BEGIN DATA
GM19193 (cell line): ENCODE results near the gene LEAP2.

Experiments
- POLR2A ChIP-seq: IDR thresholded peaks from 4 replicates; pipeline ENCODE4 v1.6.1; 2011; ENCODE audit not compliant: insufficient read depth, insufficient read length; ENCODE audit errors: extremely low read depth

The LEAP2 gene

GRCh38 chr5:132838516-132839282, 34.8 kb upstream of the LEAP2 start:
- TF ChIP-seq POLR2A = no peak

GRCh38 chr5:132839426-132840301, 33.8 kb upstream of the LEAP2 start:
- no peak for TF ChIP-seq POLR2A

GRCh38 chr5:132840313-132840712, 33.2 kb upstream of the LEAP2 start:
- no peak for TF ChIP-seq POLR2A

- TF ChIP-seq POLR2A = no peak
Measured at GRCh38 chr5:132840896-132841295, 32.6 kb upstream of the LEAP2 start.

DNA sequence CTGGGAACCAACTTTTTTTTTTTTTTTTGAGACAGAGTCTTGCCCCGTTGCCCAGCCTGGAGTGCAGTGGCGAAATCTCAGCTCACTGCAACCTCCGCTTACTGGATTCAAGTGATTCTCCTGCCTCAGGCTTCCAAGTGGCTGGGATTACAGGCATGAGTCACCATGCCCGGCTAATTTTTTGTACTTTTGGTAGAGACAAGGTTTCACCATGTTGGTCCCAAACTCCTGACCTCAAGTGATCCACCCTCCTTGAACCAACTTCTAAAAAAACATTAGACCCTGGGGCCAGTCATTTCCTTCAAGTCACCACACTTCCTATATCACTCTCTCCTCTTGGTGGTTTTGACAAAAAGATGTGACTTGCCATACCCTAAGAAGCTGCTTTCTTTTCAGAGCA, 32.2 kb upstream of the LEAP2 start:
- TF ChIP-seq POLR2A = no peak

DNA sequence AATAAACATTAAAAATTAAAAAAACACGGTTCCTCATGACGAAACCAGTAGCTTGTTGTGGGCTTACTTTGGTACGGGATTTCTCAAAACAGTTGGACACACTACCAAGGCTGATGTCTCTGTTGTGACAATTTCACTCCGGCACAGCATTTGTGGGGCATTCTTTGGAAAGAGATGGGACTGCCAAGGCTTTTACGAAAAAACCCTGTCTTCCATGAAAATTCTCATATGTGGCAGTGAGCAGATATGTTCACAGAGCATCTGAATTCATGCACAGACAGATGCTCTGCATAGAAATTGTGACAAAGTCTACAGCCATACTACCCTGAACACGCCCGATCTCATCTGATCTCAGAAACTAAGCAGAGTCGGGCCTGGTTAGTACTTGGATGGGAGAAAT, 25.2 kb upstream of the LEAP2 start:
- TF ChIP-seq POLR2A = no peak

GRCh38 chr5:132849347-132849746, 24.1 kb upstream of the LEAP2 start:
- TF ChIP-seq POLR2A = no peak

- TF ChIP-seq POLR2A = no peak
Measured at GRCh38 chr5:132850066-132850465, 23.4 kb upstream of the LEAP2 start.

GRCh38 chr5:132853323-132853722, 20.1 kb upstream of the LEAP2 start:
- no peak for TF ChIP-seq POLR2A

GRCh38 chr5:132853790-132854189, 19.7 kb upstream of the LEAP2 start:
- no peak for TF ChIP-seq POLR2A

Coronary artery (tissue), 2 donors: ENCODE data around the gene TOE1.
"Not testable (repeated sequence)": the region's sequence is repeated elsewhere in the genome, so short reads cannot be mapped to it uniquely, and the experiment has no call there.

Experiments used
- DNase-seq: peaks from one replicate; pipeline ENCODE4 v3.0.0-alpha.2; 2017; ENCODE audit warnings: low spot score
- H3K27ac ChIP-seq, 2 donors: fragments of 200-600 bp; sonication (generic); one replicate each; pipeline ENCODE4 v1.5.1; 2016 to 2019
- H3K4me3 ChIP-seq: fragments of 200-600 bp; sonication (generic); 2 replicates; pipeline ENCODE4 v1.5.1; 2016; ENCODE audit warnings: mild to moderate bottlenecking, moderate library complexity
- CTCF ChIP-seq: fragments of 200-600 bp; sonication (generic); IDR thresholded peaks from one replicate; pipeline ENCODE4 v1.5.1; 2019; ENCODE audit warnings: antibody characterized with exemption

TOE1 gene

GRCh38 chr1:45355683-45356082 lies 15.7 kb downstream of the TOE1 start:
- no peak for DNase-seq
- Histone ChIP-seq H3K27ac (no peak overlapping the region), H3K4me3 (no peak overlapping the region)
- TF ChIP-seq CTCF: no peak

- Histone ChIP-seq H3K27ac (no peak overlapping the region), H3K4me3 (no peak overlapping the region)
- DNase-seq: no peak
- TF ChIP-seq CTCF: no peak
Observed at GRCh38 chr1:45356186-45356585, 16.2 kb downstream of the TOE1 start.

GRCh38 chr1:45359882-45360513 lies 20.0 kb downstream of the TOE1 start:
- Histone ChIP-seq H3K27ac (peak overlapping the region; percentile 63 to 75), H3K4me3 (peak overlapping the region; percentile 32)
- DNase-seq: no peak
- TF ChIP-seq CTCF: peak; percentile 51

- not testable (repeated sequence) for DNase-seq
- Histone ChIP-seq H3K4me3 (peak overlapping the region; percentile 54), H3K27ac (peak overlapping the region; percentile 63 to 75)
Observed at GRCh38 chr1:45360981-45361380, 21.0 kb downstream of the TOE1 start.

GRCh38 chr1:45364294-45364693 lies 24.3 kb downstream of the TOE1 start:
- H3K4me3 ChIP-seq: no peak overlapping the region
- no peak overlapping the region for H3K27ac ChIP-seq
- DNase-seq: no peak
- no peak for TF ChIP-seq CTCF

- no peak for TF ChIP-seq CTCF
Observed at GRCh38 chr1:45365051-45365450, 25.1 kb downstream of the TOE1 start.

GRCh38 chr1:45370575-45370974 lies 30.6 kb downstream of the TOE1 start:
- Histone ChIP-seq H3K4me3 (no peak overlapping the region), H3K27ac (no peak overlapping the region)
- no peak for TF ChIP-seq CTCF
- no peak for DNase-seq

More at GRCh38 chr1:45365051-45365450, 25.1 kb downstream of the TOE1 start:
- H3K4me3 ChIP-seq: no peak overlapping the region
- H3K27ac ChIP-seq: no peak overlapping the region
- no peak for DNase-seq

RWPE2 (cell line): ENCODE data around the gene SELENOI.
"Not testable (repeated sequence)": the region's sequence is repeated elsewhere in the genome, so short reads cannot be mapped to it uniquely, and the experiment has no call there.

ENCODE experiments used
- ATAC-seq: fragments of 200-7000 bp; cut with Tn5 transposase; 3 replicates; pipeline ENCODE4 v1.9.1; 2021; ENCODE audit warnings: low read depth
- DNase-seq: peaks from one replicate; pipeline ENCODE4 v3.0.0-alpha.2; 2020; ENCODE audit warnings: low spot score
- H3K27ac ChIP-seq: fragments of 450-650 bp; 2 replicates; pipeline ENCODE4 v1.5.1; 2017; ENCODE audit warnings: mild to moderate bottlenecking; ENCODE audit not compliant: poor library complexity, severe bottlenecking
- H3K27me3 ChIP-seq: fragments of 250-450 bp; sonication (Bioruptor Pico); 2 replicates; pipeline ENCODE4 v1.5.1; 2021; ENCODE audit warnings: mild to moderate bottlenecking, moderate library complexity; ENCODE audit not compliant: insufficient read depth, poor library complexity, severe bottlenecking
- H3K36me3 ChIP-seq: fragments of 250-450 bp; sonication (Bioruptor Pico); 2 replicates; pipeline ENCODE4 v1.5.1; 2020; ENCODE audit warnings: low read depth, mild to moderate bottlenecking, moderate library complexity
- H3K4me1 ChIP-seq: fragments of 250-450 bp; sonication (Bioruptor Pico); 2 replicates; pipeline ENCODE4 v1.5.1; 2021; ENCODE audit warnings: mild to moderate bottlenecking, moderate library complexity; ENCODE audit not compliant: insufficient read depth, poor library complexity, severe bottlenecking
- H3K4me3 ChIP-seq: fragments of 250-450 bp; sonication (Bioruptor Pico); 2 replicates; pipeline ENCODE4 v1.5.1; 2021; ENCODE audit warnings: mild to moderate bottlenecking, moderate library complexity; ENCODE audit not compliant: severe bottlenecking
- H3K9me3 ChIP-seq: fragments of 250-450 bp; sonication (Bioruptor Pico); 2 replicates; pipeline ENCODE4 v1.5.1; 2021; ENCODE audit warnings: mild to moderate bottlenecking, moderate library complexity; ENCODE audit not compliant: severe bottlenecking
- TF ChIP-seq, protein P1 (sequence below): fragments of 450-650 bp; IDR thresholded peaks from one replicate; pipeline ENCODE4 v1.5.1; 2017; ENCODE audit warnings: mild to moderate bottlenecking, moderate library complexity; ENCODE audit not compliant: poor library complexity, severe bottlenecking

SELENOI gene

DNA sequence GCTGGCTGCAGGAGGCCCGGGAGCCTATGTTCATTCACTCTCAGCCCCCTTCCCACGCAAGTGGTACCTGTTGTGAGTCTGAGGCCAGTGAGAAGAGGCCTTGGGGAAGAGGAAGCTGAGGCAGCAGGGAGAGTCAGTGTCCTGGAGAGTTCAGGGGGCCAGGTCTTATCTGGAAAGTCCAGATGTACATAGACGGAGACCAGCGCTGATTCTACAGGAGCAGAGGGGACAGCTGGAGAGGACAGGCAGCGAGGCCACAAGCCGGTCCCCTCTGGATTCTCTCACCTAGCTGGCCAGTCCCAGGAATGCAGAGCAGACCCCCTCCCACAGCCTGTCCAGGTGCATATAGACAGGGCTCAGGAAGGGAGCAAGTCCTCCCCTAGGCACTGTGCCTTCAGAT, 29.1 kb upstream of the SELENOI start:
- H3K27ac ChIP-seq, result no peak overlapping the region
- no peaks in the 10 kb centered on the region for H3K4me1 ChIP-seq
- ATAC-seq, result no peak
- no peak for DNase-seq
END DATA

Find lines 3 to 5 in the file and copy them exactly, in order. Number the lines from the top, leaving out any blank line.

- POLR2A ChIP-seq: IDR thresholded peaks from 4 replicates; pipeline ENCODE4 v1.6.1; 2011; ENCODE audit not compliant: insufficient read depth, insufficient read length; ENCODE audit errors: extremely low read depth

The LEAP2 gene

GRCh38 chr5:132838516-132839282, 34.8 kb upstream of the LEAP2 start: